Chief Strategy Officer Lindayani Tajudin points out that generally, women can multitask better and are more resilient, and these strengths should be deployed to the company’s advantage.
Mok concurs, saying that women, being naturally meticulous and detail-oriented, are added advantages as an internal auditor as the job requires them to go through “mountains of transactions” and spot hidden irregularities.
Recalling her days as an auditor, Nuranisah quips: “I would think women perform better because of our analytical skills and perseverance – women can stand the ‘pain’ better”.
In her current department handling risk management, Nuranisah says attention to details and the ability to multitask are crucial in today’s VUCA (volatility, uncertainty, complexity, and ambiguity) world.
“You need a lot of passion too for staying power as stakeholders’ expectations continually change, and we need to keep up. Generally, women have these traits by nature,” Nuranisah adds.
Susan says as a woman leader, empathy has allowed her to understand, engage and handle her team members, customers and stakeholders better.
Wong points out that in her research on branding efforts, it is a fact that men and women are wired differently.
“I am grateful for having a strong discernment skill, which is critical for branding and communications professionals. I am able to adopt empathy and this helps to reduce the gender gap and employ each individual’s attributes to up the team’s performance,” Wong says.
Safe space for your voice to be heard
Yuslina points out to promote the women agenda, it is important to consciously create environments that are welcoming, supportive, nurturing, mindful and encouraging of women in leadership roles.
“In Setia, we give women a safe space for their voices to be heard,” she surmises.
“Here, respect is accorded to individuals regardless of background, identity or personalities,” adds Mok.
“It is important for men to understand we are not striving for equality by benchmarking us to what men can do, but rather, based on our own uniqueness,” Yuslina stresses.
“Enlightened men can accept the different limitations and diverse thought processes of a woman,” Nadiah quips.
Recounting her early days in the hotel industry, Susan says: “Women did need to work harder to achieve the same outcome as their male counterparts, but things are slowly changing. Compared to 10 years ago, men in leadership now are actively supporting equity and opportunities for women’s professional growth,” she says.
In fact, she shares it was a male superior who recognised her efforts and opened the door of opportunity for her then.
“Hard work, perseverance and patience is key to everything,” she stresses.
Addressing unconscious bias
Mok highlights to achieve equity, it is important to address unconscious bias, which often leads to discrimination against women.
“Women are often judged differently from men and face greater scrutiny and expectations when it comes to proving their worth. As a result, women may feel pressured to work harder, longer hours, or be more productive than their male colleagues in order to be seen as equally competent.
“When I was a fresh graduate working as an internal audit officer in a property developer environment, I had to be more proactive and ‘tougher’, especially for fieldwork at the construction site because my boss would always send male auditors to sites or overseas assignments as it was considered a ‘man’s’ job. The female auditors were usually in office doing the desktop and document audits,” she recounts.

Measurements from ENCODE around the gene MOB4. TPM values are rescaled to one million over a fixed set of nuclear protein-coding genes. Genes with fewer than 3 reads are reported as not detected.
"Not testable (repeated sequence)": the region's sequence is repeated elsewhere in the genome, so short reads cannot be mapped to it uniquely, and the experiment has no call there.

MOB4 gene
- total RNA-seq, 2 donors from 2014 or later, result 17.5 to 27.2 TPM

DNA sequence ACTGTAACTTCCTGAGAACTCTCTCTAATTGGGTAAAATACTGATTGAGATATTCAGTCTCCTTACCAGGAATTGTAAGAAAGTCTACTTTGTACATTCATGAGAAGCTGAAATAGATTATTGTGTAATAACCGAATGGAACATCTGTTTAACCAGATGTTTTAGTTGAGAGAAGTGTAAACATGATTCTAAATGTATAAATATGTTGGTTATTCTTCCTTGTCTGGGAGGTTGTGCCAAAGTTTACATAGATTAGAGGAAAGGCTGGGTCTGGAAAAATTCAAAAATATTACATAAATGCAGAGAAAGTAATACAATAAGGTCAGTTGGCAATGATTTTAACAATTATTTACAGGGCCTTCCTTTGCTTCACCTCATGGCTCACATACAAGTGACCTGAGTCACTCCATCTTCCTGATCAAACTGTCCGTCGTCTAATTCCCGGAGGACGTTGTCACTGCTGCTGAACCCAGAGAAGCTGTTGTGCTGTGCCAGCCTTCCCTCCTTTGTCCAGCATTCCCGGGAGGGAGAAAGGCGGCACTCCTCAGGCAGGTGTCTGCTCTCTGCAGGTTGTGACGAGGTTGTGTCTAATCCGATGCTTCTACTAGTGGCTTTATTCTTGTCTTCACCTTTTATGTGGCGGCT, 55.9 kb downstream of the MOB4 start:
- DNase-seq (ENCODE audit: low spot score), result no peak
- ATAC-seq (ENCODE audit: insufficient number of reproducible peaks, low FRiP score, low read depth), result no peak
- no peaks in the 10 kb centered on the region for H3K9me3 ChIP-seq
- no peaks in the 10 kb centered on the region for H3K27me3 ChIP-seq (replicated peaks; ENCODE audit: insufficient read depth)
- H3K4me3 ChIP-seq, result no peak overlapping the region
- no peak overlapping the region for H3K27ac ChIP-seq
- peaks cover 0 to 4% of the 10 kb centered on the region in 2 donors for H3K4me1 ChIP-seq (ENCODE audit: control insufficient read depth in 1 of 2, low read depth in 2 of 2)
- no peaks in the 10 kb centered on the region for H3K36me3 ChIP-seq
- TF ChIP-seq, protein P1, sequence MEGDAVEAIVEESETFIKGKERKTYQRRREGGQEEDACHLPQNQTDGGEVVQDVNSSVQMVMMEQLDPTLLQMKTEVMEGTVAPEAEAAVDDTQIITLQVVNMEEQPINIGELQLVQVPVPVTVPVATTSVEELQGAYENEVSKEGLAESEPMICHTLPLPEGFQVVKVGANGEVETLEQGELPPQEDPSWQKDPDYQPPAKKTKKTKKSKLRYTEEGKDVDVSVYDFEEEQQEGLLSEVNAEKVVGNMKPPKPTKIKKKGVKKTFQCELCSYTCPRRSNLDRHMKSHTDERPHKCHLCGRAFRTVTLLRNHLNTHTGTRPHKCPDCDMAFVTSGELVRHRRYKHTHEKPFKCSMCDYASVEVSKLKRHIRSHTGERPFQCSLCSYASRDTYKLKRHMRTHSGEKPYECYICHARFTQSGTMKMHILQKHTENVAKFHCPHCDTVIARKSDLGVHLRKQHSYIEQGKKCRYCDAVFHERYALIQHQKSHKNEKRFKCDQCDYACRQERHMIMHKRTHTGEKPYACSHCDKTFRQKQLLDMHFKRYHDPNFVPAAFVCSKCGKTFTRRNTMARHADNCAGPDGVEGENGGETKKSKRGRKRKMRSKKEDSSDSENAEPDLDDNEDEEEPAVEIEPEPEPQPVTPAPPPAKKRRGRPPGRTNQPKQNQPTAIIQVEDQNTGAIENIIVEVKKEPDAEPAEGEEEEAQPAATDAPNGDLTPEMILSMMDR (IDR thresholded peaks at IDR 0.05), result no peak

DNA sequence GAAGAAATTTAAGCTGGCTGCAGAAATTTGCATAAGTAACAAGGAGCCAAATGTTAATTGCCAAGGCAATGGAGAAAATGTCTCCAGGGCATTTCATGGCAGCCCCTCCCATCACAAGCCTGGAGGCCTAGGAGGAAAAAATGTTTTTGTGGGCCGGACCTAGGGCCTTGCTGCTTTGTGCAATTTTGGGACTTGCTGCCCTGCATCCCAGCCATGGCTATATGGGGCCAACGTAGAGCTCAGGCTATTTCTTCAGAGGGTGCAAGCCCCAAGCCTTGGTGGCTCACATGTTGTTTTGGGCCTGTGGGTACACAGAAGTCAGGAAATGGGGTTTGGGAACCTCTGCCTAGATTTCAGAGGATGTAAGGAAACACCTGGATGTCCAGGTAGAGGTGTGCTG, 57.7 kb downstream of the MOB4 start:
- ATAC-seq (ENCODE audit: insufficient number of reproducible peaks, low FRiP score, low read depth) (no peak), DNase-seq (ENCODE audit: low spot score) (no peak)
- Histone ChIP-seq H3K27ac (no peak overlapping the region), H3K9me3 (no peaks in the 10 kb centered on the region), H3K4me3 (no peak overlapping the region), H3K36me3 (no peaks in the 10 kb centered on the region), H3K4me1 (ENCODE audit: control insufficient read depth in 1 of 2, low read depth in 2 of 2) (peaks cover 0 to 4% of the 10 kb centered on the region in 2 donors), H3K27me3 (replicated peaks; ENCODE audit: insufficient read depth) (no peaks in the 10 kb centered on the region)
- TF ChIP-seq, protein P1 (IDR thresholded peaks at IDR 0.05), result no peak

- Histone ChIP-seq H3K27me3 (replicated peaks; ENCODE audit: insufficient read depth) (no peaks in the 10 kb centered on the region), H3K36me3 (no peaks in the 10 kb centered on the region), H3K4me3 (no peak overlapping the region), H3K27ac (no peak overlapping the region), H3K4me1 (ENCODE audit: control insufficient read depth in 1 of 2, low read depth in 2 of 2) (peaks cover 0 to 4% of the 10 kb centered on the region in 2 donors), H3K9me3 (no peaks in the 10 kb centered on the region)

“Some women think very low of their own capabilities and have low self-esteem compared to men, hence they are unwilling to even try to take up bigger roles,” Nuranisah observes.
Wong says it takes a radical approach to see equality from a different perspective than the one that has been cast in stone for centuries.
“I think this is a consequence of societal structures, norms, practices and priorities,” she says, adding that these have to evolve in order for women to have different results.
“The change in mindset starts with ourselves, in how we nurture our children and the generations beyond. It is a collective effort from both genders. We want to achieve equity together for our daughters and sons’ sakes,” she says.
Mok says to alleviate unconscious bias, companies should conduct training for employees and implement policies to prevent bias in hiring and promotion decisions.
Yuslina adds the biasness and stereotyping should be continuously broken by getting men to work together with women to achieve the company’s goals and targets.
“Women want to be recognised based on our merits above anything else,” Lindayani stresses.
Azlina points out: “It is also interesting to note that it’s not just about us proving our worth against men, but also overcoming being marginalised by fellow women. To be honest, the message on DEI can only be truly successful when women walk the talk.
“It’s not a one-way traffic of women recognised for her abilities and given that one opportunity of a life time; it’s also about women accepting that a fellow woman is better than them and recognising her for her worth. So to me, the true meaning of DEI is also about women putting aside their differences and feelings of envy and letting that fellow woman have what she deserves,” she stresses.
“Women should support each other, professionally and emotionally, and complement each other’s strengths and knowledge,” Lindayani says.
“We can be role models in our leadership roles, modelling the way to inspire other women and be inspired,” Nadiah counsels.
“We need to ensure we walk the talk and lead by example,” Yuslina reiterates. “As a parent, we want our children to succeed regardless of gender, and as a leader at work, we want to see our young women grow in their roles.
“While the road ahead of us women might be long before we have a fully equal society that recognises equal access to opportunities, we are stronger collectively in making headways to achieve that one day.”